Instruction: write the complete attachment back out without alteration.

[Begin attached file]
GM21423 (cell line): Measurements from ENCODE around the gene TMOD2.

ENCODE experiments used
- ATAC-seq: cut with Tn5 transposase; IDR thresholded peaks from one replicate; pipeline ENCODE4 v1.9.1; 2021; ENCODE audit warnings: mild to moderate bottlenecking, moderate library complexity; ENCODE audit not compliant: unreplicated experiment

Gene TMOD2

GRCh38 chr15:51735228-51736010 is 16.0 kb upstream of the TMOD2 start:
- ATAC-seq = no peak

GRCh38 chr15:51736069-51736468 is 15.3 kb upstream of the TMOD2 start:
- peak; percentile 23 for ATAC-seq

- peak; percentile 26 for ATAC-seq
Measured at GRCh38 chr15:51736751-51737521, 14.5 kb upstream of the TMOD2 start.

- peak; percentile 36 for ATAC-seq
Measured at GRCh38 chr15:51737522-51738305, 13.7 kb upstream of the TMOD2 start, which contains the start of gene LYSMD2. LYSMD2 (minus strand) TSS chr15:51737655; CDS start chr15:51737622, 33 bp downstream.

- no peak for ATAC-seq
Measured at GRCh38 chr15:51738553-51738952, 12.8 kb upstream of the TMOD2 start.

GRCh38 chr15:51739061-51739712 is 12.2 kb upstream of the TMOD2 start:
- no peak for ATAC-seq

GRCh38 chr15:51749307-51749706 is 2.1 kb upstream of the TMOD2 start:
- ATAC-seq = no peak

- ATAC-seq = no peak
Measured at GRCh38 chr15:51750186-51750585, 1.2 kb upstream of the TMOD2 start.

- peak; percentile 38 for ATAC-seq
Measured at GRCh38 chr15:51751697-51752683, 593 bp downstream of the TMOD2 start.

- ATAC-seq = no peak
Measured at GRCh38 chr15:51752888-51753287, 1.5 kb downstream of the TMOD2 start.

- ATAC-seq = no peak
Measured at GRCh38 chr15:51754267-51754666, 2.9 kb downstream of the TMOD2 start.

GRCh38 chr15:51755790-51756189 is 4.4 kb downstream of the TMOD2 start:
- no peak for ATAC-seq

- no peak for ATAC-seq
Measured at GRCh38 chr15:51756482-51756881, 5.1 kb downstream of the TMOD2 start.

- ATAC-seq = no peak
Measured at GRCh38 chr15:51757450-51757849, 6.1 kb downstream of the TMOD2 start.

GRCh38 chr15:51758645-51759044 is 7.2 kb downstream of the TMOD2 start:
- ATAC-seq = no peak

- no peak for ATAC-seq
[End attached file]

GM21423 (cell line): Measurements from ENCODE around the gene TMOD2.

ENCODE experiments used
- ATAC-seq: cut with Tn5 transposase; IDR thresholded peaks from one replicate; pipeline ENCODE4 v1.9.1; 2021; ENCODE audit warnings: mild to moderate bottlenecking, moderate library complexity; ENCODE audit not compliant: unreplicated experiment

Gene TMOD2

GRCh38 chr15:51735228-51736010 is 16.0 kb upstream of the TMOD2 start:
- ATAC-seq = no peak

GRCh38 chr15:51736069-51736468 is 15.3 kb upstream of the TMOD2 start:
- peak; percentile 23 for ATAC-seq

- peak; percentile 26 for ATAC-seq
Measured at GRCh38 chr15:51736751-51737521, 14.5 kb upstream of the TMOD2 start.

- peak; percentile 36 for ATAC-seq
Measured at GRCh38 chr15:51737522-51738305, 13.7 kb upstream of the TMOD2 start, which contains the start of gene LYSMD2. LYSMD2 (minus strand) TSS chr15:51737655; CDS start chr15:51737622, 33 bp downstream.

- no peak for ATAC-seq
Measured at GRCh38 chr15:51738553-51738952, 12.8 kb upstream of the TMOD2 start.

GRCh38 chr15:51739061-51739712 is 12.2 kb upstream of the TMOD2 start:
- no peak for ATAC-seq

GRCh38 chr15:51749307-51749706 is 2.1 kb upstream of the TMOD2 start:
- ATAC-seq = no peak

- ATAC-seq = no peak
Measured at GRCh38 chr15:51750186-51750585, 1.2 kb upstream of the TMOD2 start.

- peak; percentile 38 for ATAC-seq
Measured at GRCh38 chr15:51751697-51752683, 593 bp downstream of the TMOD2 start.

- ATAC-seq = no peak
Measured at GRCh38 chr15:51752888-51753287, 1.5 kb downstream of the TMOD2 start.

- ATAC-seq = no peak
Measured at GRCh38 chr15:51754267-51754666, 2.9 kb downstream of the TMOD2 start.

GRCh38 chr15:51755790-51756189 is 4.4 kb downstream of the TMOD2 start:
- no peak for ATAC-seq

- no peak for ATAC-seq
Measured at GRCh38 chr15:51756482-51756881, 5.1 kb downstream of the TMOD2 start.

- ATAC-seq = no peak
Measured at GRCh38 chr15:51757450-51757849, 6.1 kb downstream of the TMOD2 start.

GRCh38 chr15:51758645-51759044 is 7.2 kb downstream of the TMOD2 start:
- ATAC-seq = no peak

- no peak for ATAC-seq